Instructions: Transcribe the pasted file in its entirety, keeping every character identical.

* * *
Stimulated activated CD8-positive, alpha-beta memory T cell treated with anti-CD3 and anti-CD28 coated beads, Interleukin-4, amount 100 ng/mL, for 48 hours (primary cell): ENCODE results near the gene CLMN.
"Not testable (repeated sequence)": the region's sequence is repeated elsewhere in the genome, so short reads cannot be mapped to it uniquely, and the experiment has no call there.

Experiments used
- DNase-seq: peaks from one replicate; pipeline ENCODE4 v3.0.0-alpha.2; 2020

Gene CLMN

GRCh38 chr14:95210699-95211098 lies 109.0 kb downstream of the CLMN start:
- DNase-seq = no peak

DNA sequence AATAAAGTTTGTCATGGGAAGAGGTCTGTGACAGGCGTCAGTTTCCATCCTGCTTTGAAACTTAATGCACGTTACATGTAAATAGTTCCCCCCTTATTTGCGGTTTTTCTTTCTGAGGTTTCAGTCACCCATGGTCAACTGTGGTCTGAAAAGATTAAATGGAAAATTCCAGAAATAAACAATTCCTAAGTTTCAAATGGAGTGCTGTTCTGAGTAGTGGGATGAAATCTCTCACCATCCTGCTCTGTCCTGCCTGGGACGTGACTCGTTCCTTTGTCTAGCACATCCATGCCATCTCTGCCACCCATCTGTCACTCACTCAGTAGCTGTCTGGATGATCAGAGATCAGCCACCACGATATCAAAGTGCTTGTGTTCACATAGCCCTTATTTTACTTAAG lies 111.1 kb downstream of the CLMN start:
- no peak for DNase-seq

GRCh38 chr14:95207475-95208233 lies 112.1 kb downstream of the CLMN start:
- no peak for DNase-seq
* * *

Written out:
Stimulated activated CD8-positive, alpha-beta memory T cell treated with anti-CD3 and anti-CD28 coated beads, Interleukin-4, amount 100 ng/mL, for 48 hours (primary cell): ENCODE results near the gene CLMN.
"Not testable (repeated sequence)": the region's sequence is repeated elsewhere in the genome, so short reads cannot be mapped to it uniquely, and the experiment has no call there.

Experiments used
- DNase-seq: peaks from one replicate; pipeline ENCODE4 v3.0.0-alpha.2; 2020

Gene CLMN

GRCh38 chr14:95210699-95211098 lies 109.0 kb downstream of the CLMN start:
- DNase-seq = no peak

DNA sequence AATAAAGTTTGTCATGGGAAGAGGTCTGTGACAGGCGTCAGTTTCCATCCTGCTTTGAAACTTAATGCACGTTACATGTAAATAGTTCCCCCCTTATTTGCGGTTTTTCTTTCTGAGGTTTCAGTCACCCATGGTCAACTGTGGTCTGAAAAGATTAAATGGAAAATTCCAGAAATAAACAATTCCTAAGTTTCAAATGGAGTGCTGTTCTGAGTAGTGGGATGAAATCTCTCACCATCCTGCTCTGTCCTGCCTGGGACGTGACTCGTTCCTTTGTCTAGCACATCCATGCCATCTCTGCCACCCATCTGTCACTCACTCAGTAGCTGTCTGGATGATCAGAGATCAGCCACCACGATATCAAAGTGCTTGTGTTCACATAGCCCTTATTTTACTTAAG lies 111.1 kb downstream of the CLMN start:
- no peak for DNase-seq

GRCh38 chr14:95207475-95208233 lies 112.1 kb downstream of the CLMN start:
- no peak for DNase-seq